Once their daughter or son starts separating from childhood, usually around ages 9 to 13, adolescence commonly begins.

Now the girl or boy feels more restless and dissatisfied, not content to be defined and treated as just a little child anymore, but wanting something different, more, and older.

Thus, the 10- to 12-year coming-of-age passage gets underway as two parallel forces begin to drive adolescent growth.

The young person begins to detach from childhood and parents to create growing independence, pressing for more freedom of action. And the young person begins to differentiate from childhood and parents to express growing individuality, pressing for more freedom of self-definition.

On both counts, growing more separate and more unique, parenting a "teenager" is differently demanding than parenting a child. In response, they must now adjust their expectations to keep pace with the young person’s growing changes so they can stay caringly and communicatively connected as adolescent development unfolds and gradually grows them apart, which it is meant to do.

At this point, I believe it helps ease the parental way to foresee common changes in their daughter or son so they can adjust expectations accordingly.

As adolescence unfolds, parents can anticipate distance, diversity, and disagreement to increase between them and their growing teenager.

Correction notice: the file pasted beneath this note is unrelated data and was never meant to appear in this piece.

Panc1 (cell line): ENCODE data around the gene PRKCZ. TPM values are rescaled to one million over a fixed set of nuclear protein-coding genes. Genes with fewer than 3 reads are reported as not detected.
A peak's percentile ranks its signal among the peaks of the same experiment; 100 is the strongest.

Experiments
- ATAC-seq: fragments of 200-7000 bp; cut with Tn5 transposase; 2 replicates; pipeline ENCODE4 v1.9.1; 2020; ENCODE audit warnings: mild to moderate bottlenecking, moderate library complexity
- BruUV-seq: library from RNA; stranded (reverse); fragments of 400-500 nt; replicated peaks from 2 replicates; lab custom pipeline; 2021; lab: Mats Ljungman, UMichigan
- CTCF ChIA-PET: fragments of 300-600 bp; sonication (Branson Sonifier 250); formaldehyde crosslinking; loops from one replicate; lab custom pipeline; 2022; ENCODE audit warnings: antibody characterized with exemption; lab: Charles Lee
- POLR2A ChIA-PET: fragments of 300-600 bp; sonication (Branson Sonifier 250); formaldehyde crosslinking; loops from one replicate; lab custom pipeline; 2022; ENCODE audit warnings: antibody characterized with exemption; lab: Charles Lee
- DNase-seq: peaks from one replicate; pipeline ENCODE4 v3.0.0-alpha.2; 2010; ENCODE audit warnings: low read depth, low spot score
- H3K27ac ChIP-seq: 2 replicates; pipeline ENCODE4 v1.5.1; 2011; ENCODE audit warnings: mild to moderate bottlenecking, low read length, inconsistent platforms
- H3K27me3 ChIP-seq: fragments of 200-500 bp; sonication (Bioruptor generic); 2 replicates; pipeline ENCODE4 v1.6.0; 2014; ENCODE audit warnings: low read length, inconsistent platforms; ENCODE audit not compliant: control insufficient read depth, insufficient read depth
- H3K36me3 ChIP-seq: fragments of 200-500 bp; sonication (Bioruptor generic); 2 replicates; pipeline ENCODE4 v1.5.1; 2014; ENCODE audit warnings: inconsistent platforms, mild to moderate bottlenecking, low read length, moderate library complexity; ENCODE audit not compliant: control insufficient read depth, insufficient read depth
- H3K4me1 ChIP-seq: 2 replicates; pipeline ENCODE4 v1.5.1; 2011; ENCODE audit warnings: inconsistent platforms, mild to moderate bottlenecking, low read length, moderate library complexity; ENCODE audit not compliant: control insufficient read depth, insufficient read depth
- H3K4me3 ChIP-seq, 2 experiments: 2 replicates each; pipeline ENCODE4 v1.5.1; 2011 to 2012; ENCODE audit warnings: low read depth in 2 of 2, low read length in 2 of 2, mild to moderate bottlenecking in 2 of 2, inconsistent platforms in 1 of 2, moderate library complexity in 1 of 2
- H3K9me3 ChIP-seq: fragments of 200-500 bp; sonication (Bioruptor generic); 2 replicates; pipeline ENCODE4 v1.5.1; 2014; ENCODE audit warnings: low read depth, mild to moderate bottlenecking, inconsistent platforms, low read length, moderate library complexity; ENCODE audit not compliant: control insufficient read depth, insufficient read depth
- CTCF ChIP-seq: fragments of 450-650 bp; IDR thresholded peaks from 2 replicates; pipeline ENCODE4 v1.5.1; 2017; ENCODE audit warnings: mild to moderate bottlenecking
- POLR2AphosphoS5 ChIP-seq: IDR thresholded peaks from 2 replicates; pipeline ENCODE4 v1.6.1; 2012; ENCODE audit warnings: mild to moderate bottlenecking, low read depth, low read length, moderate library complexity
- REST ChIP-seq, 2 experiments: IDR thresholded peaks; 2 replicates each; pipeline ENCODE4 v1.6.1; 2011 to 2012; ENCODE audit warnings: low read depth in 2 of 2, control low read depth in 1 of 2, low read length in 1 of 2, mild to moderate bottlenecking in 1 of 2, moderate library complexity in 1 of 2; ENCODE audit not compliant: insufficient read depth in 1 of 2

Getting used to adolescent changes is what parents must continually do, stage by adolescent stage adjusting expectations for themselves and of their teenager.

Thus, parents adjust expectations for themselves as the young person proceeds through the growing-up years.

Now consider some examples of how parents might use changing expectations to refocus their relationship, helping the changing teenager as she or he grows through their educational passage.

Expectations are chosen mental sets of three kinds that can have powerful emotional effects, particularly when violated. There are predictions about what will happen, ambitions about what they want to happen, and conditions about what they believe should happen.

Because unmet expectations can be so powerfully affecting, when violated, they can have painful emotional consequences. This is why parents are constantly clarifying their expectations with the teenager about foreseeable activities, valued objectives, hard realities, and necessary compliance:

“We talk and talk with you about your life so we can stay on the same page of understanding, anticipation, and agreement. This way we can help you get ahead and also help us to get along."

QOSHE - Adolescent Changes for Parents to Anticipate - Carl E Pickhardt Ph.d
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Adolescent Changes for Parents to Anticipate

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20.05.2024

Once their daughter or son starts separating from childhood, usually around ages 9 to 13, adolescence commonly begins.

Now the girl or boy feels more restless and dissatisfied, not content to be defined and treated as just a little child anymore, but wanting something different, more, and older.

Thus, the 10- to 12-year coming-of-age passage gets underway as two parallel forces begin to drive adolescent growth.

The young person begins to detach from childhood and parents to create growing independence, pressing for more freedom of action. And the young person begins to differentiate from childhood and parents to........

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